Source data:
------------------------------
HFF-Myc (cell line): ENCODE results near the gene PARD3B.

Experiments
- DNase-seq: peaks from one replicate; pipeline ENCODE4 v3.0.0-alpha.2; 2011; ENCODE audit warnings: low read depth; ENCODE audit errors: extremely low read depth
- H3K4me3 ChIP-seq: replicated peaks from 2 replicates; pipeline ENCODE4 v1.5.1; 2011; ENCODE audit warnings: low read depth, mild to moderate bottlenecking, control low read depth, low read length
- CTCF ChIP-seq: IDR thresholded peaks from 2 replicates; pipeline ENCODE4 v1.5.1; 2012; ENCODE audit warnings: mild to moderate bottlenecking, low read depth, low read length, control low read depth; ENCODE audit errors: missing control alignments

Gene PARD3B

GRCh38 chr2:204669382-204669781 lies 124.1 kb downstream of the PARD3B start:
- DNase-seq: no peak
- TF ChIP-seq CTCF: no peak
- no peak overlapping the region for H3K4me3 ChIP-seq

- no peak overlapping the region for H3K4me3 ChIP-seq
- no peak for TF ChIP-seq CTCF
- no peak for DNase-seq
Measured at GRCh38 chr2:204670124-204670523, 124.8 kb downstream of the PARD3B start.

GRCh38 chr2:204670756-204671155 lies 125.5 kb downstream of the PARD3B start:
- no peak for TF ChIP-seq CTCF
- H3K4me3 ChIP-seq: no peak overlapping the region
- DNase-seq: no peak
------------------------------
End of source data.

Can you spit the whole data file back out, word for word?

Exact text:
HFF-Myc (cell line): ENCODE results near the gene PARD3B.

Experiments
- DNase-seq: peaks from one replicate; pipeline ENCODE4 v3.0.0-alpha.2; 2011; ENCODE audit warnings: low read depth; ENCODE audit errors: extremely low read depth
- H3K4me3 ChIP-seq: replicated peaks from 2 replicates; pipeline ENCODE4 v1.5.1; 2011; ENCODE audit warnings: low read depth, mild to moderate bottlenecking, control low read depth, low read length
- CTCF ChIP-seq: IDR thresholded peaks from 2 replicates; pipeline ENCODE4 v1.5.1; 2012; ENCODE audit warnings: mild to moderate bottlenecking, low read depth, low read length, control low read depth; ENCODE audit errors: missing control alignments

Gene PARD3B

GRCh38 chr2:204669382-204669781 lies 124.1 kb downstream of the PARD3B start:
- DNase-seq: no peak
- TF ChIP-seq CTCF: no peak
- no peak overlapping the region for H3K4me3 ChIP-seq

- no peak overlapping the region for H3K4me3 ChIP-seq
- no peak for TF ChIP-seq CTCF
- no peak for DNase-seq
Measured at GRCh38 chr2:204670124-204670523, 124.8 kb downstream of the PARD3B start.

GRCh38 chr2:204670756-204671155 lies 125.5 kb downstream of the PARD3B start:
- no peak for TF ChIP-seq CTCF
- H3K4me3 ChIP-seq: no peak overlapping the region
- DNase-seq: no peak